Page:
Matt Gemmell

My new book CHANGER is out now!

An action-thriller novel — book 1 in the KESTREL series.

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MAAttachedWindow NSWindow subclass

Development & Source 1 min read

I once again come bearing gifts for you: this time it’s MAAttachedWindow, an NSWindow subclass that lets you visually attach borderless windows to other windows or just to specified points on the screen. It’s potentially useful for displaying contextual help, options related to a part of your UI, or just for drawing attention to things.

Take a look at the pic below to see what I mean (you can click it to see a larger version; you’re seeing the demo app included in the download).

I’ve made the class quite configurable, and hopefully you’ll find it useful. Drop me a line in the comments here or via email if you’re using it, or just to lavish some goddamn praise. It’s why I do this, after all (and you thought it was sheer altruism, hah).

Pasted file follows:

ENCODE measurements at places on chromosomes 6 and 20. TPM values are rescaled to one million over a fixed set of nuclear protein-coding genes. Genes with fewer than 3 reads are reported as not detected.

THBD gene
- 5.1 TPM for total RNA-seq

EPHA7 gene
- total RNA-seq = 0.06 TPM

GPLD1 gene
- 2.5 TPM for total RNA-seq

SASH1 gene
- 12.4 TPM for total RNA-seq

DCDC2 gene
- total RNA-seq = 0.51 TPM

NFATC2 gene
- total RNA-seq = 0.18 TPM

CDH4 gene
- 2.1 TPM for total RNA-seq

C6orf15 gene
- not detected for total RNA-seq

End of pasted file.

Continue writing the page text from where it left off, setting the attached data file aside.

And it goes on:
There are a bunch of different constructors available, but in most cases you’ll specify a point (either in an existing window, or on screen) at which to attach the window, what side of the point the window should attach to (there are 12 options, plus an “automatic” setting which tries to position the attached window sensibly), and what view to show in the window. Take a look at the sample app to see more about how it works.

Download, as ever, from the Cocoa Source Code page. Please do read the documentation in the MAAttachedWindow.h file; it’ll help you get the most out of the class.

Update: The source has been updated today (5pm GMT on Fri 5th Oct 2007), to fix a possible recursion bug due to the attached window registering for frame-change notifications on itself. We now prevent a potential infinite loop. We also now accept key (but not main) status by default, and have an implementation of -validateMenuItem: which passes off to either the window we’re attached to, or to super.